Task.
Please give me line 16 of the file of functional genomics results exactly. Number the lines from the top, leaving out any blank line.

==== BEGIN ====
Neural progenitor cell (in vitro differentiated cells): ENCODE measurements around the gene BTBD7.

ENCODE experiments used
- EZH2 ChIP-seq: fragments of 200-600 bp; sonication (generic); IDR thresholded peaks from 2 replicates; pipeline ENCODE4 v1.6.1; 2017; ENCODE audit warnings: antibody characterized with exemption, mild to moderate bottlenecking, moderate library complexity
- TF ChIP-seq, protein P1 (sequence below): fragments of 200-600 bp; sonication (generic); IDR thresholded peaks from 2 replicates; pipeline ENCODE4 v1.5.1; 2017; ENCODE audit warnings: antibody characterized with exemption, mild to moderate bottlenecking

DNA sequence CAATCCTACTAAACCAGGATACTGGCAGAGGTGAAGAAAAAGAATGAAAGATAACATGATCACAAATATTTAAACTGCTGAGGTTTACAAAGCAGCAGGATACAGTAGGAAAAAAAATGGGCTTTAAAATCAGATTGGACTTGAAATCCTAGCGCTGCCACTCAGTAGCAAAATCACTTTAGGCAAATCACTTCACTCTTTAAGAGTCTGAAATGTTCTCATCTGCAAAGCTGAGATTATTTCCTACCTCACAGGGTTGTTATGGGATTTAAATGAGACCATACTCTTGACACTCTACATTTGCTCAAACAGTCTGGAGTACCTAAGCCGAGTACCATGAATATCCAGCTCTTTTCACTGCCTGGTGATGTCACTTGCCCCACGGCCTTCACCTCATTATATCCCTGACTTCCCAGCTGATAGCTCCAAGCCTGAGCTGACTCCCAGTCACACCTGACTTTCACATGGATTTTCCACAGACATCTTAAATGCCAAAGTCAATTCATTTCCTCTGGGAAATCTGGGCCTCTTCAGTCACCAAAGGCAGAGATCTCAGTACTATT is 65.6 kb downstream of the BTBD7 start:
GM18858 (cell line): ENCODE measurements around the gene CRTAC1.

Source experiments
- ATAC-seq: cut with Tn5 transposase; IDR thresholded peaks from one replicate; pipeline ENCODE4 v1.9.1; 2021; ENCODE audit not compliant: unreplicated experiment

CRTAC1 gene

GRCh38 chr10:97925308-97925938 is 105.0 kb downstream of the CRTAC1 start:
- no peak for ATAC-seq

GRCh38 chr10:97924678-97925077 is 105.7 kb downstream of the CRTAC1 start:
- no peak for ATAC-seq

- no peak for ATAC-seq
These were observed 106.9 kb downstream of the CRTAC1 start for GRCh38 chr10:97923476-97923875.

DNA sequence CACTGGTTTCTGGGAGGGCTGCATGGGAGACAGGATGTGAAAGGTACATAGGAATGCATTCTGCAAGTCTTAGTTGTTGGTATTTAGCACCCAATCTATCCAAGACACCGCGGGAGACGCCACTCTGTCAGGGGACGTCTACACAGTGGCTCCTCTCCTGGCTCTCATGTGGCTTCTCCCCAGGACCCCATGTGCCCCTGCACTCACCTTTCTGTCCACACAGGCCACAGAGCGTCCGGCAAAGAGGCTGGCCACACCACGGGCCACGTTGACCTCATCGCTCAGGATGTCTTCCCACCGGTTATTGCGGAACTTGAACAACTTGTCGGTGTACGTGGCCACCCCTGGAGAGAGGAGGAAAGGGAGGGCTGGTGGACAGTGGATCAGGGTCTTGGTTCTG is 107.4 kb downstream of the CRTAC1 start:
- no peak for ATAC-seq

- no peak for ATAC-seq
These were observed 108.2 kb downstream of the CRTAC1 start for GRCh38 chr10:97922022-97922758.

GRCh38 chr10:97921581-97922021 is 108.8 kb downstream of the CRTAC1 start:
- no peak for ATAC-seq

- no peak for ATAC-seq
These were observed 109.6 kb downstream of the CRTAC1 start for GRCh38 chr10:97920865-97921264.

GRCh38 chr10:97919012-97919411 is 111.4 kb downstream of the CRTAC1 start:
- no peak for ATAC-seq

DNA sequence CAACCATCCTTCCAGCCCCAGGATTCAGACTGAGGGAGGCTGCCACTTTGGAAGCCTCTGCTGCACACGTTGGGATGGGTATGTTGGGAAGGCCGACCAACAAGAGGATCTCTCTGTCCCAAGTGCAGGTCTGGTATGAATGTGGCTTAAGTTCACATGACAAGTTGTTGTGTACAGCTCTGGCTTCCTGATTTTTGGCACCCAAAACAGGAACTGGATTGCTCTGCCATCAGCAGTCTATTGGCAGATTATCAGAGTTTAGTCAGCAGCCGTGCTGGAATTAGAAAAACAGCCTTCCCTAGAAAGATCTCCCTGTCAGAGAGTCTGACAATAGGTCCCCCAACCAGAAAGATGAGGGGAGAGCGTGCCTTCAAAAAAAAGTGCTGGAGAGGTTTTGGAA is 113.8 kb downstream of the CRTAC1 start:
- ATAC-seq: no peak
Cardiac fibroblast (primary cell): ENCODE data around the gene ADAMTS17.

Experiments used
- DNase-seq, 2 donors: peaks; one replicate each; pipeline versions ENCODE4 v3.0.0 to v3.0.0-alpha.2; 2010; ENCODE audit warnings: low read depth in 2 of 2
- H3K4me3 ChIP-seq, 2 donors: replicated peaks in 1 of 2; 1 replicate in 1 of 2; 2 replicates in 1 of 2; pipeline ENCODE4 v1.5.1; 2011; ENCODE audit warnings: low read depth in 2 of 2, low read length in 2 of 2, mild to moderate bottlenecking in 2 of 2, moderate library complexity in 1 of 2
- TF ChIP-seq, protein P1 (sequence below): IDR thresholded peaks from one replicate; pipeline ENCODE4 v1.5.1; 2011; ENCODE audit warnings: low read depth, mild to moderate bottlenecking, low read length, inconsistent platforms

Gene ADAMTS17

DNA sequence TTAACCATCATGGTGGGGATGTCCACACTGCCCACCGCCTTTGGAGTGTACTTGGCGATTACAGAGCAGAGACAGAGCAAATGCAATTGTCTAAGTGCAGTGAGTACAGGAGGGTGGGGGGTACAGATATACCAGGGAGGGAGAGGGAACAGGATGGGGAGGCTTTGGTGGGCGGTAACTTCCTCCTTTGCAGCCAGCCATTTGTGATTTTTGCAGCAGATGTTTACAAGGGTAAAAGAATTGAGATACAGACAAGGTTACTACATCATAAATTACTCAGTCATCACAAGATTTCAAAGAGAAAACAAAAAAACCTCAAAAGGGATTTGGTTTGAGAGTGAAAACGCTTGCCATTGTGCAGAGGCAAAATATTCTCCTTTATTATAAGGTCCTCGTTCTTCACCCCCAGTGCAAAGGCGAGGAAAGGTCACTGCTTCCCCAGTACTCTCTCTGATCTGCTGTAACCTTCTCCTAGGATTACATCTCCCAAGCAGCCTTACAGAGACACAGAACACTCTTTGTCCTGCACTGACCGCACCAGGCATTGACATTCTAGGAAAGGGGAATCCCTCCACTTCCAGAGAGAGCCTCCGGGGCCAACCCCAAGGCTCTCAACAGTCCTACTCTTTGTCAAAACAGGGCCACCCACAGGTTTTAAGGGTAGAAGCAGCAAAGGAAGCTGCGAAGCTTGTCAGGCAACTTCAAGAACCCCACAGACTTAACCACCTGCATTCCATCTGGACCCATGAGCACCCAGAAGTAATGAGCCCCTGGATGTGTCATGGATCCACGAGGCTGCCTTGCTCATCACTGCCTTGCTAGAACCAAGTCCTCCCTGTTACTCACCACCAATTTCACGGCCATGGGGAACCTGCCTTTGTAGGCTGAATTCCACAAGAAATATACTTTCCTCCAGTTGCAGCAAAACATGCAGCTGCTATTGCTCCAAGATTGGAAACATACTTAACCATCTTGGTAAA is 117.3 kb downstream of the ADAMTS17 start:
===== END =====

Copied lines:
DNA sequence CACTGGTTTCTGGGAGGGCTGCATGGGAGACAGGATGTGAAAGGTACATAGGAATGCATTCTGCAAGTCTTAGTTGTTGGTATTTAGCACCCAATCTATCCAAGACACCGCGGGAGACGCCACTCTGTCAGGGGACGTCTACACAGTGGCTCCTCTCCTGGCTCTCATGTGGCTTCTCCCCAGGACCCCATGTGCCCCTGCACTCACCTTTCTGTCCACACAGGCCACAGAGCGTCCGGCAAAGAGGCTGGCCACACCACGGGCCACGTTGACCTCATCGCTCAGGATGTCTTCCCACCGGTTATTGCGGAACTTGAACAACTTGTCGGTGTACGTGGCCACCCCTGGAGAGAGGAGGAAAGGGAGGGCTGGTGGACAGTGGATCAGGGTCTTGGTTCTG is 107.4 kb downstream of the CRTAC1 start: